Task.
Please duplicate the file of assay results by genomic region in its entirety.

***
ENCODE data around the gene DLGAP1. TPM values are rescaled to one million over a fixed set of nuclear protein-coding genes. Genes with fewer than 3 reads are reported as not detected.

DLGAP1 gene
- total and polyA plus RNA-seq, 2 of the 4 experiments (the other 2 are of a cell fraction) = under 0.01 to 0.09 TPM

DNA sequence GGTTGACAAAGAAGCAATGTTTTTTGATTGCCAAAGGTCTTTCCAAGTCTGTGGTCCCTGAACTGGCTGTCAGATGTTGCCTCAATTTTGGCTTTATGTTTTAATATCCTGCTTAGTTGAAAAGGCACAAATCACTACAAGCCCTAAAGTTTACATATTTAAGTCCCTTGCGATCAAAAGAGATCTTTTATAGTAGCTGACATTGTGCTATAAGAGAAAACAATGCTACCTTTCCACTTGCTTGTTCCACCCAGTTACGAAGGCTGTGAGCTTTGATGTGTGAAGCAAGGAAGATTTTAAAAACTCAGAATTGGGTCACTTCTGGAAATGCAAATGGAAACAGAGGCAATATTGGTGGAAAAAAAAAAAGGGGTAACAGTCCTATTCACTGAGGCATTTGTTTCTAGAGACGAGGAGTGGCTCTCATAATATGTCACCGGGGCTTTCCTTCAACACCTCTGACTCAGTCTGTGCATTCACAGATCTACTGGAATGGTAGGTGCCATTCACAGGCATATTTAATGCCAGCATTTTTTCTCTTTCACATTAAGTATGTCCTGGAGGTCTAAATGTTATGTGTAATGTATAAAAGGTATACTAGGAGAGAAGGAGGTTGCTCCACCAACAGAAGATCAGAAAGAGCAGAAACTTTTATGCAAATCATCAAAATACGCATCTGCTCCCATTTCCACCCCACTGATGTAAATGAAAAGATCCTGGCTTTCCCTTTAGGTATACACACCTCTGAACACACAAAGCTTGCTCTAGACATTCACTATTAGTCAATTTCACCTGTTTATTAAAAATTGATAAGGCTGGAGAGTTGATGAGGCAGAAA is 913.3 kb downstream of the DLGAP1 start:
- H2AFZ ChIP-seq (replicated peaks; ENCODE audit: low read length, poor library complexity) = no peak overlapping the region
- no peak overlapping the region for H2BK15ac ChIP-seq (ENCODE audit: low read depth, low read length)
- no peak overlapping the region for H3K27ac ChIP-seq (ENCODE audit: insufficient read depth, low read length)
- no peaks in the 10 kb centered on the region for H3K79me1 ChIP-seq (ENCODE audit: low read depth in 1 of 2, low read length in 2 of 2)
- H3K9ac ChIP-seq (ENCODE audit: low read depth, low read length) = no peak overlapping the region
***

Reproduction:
ENCODE data around the gene DLGAP1. TPM values are rescaled to one million over a fixed set of nuclear protein-coding genes. Genes with fewer than 3 reads are reported as not detected.

DLGAP1 gene
- total and polyA plus RNA-seq, 2 of the 4 experiments (the other 2 are of a cell fraction) = under 0.01 to 0.09 TPM

DNA sequence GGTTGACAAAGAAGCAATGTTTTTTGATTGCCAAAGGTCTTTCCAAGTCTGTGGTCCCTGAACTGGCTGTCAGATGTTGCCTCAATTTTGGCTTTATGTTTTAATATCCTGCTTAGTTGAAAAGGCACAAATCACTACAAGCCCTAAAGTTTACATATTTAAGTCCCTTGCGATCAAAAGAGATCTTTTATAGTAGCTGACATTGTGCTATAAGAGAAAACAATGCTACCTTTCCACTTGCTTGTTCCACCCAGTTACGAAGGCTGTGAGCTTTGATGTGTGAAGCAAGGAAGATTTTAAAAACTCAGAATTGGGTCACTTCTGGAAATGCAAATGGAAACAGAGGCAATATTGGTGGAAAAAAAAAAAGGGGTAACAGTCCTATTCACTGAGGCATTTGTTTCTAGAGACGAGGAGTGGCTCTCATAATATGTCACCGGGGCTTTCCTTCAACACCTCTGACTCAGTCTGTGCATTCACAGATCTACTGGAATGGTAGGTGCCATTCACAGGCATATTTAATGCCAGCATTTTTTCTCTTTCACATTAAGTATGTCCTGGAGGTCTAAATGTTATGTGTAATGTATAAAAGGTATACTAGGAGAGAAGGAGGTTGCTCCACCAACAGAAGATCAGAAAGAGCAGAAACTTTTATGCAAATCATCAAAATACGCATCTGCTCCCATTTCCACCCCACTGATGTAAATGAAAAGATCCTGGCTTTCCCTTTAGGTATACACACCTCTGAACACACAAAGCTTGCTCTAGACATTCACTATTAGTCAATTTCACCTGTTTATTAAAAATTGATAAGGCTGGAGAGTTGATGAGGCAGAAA is 913.3 kb downstream of the DLGAP1 start:
- H2AFZ ChIP-seq (replicated peaks; ENCODE audit: low read length, poor library complexity) = no peak overlapping the region
- no peak overlapping the region for H2BK15ac ChIP-seq (ENCODE audit: low read depth, low read length)
- no peak overlapping the region for H3K27ac ChIP-seq (ENCODE audit: insufficient read depth, low read length)
- no peaks in the 10 kb centered on the region for H3K79me1 ChIP-seq (ENCODE audit: low read depth in 1 of 2, low read length in 2 of 2)
- H3K9ac ChIP-seq (ENCODE audit: low read depth, low read length) = no peak overlapping the region